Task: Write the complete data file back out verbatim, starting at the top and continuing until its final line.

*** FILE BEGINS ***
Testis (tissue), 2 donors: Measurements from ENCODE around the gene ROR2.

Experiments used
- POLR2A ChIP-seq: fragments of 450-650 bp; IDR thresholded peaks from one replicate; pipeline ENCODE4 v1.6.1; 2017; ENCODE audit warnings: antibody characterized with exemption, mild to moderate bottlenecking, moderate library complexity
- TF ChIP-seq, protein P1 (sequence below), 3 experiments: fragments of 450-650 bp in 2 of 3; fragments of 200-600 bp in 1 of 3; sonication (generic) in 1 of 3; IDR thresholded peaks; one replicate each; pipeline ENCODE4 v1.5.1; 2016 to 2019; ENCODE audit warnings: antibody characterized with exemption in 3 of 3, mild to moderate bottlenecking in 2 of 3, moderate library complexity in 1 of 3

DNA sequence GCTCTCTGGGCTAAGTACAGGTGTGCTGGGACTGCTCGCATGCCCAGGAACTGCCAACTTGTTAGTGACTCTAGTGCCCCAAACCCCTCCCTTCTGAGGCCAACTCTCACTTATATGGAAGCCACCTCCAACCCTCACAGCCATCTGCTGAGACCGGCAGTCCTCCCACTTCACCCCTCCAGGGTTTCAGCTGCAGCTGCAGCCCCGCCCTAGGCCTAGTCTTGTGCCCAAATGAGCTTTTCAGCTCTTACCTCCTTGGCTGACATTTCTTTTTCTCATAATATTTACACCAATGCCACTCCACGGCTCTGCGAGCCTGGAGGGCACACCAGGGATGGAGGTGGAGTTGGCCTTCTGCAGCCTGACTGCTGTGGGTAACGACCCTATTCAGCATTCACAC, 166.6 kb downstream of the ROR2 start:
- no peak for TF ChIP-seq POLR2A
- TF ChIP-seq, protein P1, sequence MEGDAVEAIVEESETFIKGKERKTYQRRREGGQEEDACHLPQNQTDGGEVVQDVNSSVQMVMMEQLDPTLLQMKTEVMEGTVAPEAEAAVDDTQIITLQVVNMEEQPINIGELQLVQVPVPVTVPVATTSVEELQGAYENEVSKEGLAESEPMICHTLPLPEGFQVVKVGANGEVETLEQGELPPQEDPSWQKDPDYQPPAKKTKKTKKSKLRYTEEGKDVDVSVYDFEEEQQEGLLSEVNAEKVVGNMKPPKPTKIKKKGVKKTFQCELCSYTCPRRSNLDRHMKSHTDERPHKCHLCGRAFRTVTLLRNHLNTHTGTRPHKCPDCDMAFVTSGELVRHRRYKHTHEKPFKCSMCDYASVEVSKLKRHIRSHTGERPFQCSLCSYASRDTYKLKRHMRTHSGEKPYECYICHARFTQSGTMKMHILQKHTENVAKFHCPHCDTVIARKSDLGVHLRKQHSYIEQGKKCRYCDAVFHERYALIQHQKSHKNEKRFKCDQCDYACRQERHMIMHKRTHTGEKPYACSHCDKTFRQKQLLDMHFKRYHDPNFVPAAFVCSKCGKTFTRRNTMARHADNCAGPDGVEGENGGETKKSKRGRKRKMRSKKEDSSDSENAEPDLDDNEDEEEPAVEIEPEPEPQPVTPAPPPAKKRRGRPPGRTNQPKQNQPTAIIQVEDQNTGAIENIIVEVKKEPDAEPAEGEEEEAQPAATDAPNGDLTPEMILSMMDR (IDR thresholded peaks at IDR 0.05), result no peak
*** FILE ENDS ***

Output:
Testis (tissue), 2 donors: Measurements from ENCODE around the gene ROR2.

Experiments used
- POLR2A ChIP-seq: fragments of 450-650 bp; IDR thresholded peaks from one replicate; pipeline ENCODE4 v1.6.1; 2017; ENCODE audit warnings: antibody characterized with exemption, mild to moderate bottlenecking, moderate library complexity
- TF ChIP-seq, protein P1 (sequence below), 3 experiments: fragments of 450-650 bp in 2 of 3; fragments of 200-600 bp in 1 of 3; sonication (generic) in 1 of 3; IDR thresholded peaks; one replicate each; pipeline ENCODE4 v1.5.1; 2016 to 2019; ENCODE audit warnings: antibody characterized with exemption in 3 of 3, mild to moderate bottlenecking in 2 of 3, moderate library complexity in 1 of 3

DNA sequence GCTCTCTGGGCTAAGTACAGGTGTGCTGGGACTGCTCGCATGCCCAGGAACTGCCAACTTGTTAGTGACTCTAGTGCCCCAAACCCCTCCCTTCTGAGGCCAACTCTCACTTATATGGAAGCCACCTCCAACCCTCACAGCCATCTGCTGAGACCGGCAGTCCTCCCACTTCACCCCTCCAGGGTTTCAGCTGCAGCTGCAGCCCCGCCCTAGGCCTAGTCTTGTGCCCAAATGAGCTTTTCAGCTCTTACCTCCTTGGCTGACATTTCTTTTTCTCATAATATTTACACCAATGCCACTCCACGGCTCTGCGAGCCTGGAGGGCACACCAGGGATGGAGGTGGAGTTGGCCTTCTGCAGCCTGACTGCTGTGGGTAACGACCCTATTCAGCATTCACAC, 166.6 kb downstream of the ROR2 start:
- no peak for TF ChIP-seq POLR2A
- TF ChIP-seq, protein P1, sequence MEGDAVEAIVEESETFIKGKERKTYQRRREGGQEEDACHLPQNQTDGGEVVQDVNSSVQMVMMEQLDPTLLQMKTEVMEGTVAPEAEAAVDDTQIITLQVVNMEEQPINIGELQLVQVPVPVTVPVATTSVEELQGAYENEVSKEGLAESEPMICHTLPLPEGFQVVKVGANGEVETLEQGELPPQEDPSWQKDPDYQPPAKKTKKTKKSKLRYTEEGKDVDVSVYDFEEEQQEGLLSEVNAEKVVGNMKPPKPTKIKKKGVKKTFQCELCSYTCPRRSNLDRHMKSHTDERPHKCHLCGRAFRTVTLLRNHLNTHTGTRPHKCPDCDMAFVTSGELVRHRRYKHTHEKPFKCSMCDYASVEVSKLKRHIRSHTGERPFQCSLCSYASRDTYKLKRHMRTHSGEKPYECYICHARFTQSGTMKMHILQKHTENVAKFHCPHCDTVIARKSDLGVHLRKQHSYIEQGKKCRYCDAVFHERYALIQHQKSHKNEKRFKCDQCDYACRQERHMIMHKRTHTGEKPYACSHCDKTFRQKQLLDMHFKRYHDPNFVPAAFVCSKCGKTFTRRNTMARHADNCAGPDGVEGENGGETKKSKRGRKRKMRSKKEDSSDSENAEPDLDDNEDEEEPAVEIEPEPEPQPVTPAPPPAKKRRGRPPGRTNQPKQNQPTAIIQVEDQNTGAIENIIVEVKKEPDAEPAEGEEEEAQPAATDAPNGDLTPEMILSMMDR (IDR thresholded peaks at IDR 0.05), result no peak